"They're doing business in Illinois. They should protect Illinois consumers," said the bill's sponsor, Sen. Ira Silverstein, D-Chicago.
The legislation, which passed 42-9, also would require dating services that say they conduct background checks to use government databases, including criminal court records and sex offender registries. In addition, the sites also would have to say whether they allow someone with a criminal record to sign up.
Furthermore, the legislation would require sites to post safety tips, including warnings that background checks aren't foolproof and suggestions to leave their addresses off the sites. Several companies already post this advice.
Sites that fail to follow the requirements or that lie about conducting background checks could face fines of up to $50,000 per violation.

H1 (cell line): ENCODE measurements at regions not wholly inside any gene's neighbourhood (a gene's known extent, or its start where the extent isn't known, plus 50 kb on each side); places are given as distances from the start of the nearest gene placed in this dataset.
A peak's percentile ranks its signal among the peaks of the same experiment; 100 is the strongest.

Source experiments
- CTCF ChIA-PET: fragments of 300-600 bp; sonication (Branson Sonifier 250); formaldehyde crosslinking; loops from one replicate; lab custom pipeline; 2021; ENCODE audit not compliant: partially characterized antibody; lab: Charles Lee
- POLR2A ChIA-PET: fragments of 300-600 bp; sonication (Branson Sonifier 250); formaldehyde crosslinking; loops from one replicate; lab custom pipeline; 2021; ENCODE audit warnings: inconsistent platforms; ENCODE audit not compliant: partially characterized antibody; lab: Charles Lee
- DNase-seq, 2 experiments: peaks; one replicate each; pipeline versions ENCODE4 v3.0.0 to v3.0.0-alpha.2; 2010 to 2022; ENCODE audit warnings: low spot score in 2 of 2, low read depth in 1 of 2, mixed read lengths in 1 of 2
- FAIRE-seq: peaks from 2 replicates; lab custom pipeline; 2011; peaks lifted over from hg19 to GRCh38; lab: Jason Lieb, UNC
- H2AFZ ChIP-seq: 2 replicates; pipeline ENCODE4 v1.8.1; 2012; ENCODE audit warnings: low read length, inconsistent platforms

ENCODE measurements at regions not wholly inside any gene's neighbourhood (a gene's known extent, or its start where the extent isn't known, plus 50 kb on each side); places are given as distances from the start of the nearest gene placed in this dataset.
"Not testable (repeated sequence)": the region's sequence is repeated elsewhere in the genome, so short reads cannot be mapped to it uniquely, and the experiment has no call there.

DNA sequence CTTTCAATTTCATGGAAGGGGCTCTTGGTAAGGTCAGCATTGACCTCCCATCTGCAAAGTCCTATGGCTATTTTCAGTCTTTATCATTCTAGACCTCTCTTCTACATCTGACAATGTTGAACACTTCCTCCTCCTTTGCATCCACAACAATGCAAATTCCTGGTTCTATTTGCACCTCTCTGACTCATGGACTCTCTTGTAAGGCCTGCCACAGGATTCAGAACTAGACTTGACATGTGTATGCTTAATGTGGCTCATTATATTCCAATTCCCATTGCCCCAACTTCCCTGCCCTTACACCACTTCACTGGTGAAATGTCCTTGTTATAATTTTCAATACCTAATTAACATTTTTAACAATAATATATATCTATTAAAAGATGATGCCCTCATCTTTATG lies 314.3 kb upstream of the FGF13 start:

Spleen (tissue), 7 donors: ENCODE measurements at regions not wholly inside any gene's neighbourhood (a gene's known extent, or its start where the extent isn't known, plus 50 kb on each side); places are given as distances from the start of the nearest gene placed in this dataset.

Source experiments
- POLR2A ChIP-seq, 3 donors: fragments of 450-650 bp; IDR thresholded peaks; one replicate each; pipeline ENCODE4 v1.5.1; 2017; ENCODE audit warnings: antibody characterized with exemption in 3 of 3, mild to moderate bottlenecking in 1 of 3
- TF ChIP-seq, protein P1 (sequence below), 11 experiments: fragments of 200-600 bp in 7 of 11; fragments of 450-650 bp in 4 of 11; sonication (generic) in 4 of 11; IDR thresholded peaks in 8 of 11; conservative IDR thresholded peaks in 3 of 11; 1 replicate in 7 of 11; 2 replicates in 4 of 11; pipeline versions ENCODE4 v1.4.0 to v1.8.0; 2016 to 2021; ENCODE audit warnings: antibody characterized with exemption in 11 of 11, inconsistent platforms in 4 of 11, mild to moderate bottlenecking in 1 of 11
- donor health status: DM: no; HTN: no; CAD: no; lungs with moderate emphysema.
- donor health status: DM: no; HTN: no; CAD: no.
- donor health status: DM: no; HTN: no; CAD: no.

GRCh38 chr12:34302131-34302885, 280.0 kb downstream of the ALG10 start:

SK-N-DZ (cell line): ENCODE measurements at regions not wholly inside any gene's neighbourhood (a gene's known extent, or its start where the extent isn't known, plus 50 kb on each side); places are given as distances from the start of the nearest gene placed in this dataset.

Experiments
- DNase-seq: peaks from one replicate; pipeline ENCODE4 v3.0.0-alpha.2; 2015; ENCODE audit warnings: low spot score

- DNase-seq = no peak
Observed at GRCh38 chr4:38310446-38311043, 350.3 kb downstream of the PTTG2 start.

Sen. Kwame Raoul, D-Chicago, voted against the bill, saying it stretches the government's influence too far.
"We're trying to legislate getting in people's dating patterns and their relationships and whether they use online dating and making sure that they're safe," he said. "We're not the mom and dad here in the legislature."
A former federal prosecutor, Sen. Darin LaHood, R-Dunlap, also opposed the measure, questioning whether the bill adequately addressed how to track companies outside of Illinois and enforce penalties.
The legislation now moves to the House, where a similar bill has won committee approval.
In other action, the Senate sent to the House bills to:
•Give employers tax breaks for hiring unemployed military veterans who have served since the Sept. 11, 2001, terrorist attacks.
•Require public schools to have annual inspections of driver's education cars that are at least 5 years old or have at least 75,000 miles.